There are various brass pieces to be fitted (rudder pintles, chainplates for deadeyes etc) is there any risk of problems with stress fractures with these fittings? Any tips on best way to fit these? For cutting openings such as for scuttles is simply drilling and filing the best way?

It is very unlikely that you will get stress cracking from fittings unless your hull is incredibly lightly built.  GRP is tough stuff and a model hull is usually way stronger than it actually needs to be.  Cutting scuttles is just as you say - drill around the edge of the hole, cut out the waste then tidy up and square the corners with a small file.  It helps to put some tape over the outside of the hull to discourage the gel coat from chipping as you drill and file (and you can mark the hole on the tape without worrying about cleaning off the marks later).


The model has internal ballast. I am using plans for a 1/12 scale model reduced to suit a smaller hull as suggested on the TrapletShop site where I made the purchase.  How do I calculate the new weight required. With external ballast calculations can be made in the bath once build is complete and all R/C equipment is fitted but once I reach that stage with this build I assume it will be difficult to fit ballast. Also what is the best material to use. I found a description of someone pouring molten lead into his hull, I've poured lead, but into moulds miles from the model, the thought of doing it direct into a hull is rather scary!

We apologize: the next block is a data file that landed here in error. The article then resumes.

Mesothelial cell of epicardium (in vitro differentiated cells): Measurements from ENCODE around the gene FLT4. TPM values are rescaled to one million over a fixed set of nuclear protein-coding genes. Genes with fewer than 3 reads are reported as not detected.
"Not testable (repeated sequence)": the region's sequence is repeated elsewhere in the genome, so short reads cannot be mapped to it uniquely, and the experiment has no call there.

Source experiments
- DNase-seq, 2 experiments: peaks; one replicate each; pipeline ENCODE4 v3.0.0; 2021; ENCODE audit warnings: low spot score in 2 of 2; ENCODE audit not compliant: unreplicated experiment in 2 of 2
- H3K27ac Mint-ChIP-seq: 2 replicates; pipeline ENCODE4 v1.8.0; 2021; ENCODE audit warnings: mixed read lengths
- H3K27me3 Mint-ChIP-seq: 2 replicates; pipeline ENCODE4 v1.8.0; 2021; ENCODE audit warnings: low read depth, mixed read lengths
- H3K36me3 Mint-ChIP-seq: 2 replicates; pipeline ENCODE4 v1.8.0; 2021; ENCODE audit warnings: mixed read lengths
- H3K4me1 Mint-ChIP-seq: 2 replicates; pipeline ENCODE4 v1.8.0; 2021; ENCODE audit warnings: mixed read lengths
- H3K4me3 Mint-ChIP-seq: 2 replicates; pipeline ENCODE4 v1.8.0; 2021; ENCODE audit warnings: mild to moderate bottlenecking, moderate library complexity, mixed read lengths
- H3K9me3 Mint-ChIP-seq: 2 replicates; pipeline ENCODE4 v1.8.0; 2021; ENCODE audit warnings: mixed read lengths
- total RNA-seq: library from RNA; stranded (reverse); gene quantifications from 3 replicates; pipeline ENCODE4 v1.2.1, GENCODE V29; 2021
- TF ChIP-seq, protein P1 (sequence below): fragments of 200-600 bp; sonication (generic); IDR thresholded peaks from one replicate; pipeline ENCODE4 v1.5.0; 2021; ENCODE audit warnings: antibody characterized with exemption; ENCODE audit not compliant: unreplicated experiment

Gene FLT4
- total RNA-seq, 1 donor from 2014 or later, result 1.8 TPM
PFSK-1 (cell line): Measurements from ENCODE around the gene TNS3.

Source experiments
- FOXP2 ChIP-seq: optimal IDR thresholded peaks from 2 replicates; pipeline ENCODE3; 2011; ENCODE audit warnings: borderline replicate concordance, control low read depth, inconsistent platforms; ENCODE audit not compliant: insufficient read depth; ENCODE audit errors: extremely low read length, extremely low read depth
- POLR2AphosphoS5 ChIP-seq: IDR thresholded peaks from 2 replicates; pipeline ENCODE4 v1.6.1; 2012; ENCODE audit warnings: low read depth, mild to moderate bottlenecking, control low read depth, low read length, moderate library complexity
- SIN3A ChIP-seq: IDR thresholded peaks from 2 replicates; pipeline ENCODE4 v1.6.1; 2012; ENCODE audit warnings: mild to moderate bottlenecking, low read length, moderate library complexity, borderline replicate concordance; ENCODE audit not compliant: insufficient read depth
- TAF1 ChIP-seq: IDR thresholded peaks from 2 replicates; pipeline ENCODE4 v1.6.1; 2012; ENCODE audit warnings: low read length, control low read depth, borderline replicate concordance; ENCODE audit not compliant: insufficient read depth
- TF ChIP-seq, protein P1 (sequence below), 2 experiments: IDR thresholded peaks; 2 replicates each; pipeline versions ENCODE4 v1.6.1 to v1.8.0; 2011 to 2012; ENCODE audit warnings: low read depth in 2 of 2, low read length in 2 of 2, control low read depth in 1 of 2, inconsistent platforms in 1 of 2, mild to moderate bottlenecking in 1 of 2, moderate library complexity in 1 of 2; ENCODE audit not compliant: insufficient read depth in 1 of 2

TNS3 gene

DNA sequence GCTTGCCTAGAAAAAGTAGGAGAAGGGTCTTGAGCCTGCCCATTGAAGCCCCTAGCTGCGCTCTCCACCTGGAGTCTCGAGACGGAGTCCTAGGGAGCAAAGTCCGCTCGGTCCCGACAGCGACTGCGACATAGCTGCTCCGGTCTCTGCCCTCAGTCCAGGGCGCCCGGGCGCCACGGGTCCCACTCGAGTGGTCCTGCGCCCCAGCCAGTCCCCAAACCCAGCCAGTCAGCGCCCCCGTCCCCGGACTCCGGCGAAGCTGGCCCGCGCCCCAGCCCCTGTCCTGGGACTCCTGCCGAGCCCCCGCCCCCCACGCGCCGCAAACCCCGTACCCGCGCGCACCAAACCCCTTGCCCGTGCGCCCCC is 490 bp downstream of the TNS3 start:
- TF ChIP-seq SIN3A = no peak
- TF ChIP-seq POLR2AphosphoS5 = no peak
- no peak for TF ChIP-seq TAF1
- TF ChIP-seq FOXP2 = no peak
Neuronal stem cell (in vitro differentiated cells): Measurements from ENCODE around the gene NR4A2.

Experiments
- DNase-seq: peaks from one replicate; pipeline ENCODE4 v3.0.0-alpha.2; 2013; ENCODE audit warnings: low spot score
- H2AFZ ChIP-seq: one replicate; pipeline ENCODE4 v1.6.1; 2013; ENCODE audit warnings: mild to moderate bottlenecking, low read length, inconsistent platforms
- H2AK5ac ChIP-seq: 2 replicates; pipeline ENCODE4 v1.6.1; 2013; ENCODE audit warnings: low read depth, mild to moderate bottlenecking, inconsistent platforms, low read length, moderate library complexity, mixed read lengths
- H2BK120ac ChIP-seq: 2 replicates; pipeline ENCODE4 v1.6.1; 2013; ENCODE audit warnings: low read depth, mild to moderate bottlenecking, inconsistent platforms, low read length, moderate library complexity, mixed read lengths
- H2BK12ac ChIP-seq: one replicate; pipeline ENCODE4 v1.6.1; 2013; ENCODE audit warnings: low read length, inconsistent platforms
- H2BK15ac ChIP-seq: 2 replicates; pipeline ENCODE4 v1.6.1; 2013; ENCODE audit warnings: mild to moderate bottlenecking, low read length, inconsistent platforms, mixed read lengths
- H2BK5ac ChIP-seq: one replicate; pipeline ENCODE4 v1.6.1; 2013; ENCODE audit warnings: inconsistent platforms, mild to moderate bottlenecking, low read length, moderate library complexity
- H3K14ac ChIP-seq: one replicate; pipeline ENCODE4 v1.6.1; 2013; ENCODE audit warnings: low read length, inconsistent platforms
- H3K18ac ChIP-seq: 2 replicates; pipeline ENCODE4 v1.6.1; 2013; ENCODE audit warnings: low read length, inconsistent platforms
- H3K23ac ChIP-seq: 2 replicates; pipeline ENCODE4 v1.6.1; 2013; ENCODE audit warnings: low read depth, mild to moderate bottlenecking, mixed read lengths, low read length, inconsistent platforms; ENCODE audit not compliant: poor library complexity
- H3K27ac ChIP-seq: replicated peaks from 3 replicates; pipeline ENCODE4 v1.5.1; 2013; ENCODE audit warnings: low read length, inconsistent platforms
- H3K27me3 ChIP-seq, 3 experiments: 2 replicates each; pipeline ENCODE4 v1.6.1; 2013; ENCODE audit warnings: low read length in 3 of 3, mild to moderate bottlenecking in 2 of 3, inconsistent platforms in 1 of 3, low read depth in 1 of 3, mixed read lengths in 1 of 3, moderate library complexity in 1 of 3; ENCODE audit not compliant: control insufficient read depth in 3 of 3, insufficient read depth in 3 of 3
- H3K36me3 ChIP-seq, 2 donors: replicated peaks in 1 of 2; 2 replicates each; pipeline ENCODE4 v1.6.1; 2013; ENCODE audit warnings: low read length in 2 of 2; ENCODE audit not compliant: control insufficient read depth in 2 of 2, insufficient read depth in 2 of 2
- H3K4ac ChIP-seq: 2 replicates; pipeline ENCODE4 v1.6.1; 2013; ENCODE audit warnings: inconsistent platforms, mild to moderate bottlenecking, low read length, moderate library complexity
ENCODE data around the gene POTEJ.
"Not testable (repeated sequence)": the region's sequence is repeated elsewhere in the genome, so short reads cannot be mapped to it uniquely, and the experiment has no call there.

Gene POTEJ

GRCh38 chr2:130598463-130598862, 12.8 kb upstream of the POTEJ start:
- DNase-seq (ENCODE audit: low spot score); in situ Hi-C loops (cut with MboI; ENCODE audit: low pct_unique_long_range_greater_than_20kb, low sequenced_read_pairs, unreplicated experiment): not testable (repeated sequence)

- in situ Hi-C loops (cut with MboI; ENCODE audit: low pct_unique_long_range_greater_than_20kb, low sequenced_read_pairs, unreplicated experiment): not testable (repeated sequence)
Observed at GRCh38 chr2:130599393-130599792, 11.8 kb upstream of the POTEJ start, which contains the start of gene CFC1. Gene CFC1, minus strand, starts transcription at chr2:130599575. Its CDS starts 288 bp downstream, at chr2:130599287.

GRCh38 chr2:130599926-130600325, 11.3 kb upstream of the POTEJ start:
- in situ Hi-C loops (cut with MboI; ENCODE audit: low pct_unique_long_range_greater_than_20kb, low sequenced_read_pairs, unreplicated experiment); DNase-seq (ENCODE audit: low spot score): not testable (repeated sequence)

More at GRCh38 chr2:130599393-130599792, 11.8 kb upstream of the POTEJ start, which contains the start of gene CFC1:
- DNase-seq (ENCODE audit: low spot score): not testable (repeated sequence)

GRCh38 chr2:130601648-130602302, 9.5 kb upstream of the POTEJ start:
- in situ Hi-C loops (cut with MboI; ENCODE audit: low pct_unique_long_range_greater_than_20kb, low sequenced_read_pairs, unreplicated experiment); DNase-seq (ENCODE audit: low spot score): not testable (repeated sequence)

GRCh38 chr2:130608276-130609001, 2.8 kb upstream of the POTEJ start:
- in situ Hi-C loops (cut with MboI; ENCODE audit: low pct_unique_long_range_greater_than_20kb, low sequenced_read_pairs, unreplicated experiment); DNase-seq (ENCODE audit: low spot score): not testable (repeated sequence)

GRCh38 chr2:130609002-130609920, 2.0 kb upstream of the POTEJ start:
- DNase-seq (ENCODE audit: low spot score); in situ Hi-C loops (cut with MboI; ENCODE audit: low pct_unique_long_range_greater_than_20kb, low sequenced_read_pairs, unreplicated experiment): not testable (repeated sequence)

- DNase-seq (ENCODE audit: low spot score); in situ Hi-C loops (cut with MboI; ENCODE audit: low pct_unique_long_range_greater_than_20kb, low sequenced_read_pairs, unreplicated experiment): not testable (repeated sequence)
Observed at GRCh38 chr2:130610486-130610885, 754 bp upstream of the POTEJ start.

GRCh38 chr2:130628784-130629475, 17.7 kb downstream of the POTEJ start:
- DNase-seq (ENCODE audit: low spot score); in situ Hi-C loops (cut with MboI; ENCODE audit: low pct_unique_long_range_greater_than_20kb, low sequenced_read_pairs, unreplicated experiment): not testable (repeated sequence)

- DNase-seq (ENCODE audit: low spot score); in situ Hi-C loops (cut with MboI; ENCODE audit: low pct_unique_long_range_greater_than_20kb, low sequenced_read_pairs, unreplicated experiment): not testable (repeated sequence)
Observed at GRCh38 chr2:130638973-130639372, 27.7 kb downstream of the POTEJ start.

Firstly, mark the waterline on your hull (again, tape helps if you are worried about making a mess).  Put the hull in the bath (after you've filled it of course  %) ).  Put weights into the hull until the marked waterline just about gets wet then weigh what you have put into the hull.  That is the amount of weight your hull needs to sit properly in the water.  Of course that is not all ballast - decks, rig, internal structure, electronics, battery all weigh something, but at least you know the total you are aiming for.  If you can estimate the total weight of the boat without ballast you know how much to put in the keel (although there is always some fine tuning to be done once the boat is completed).

Regarding pouring molten lead into the hull - sounds scary but I know it is done at full scale - although the keel is immersed in water when the lead is poured to act as a heat sink.  I guess the same applies for a model.  But I wouldn't do it in the bathroom.  {-)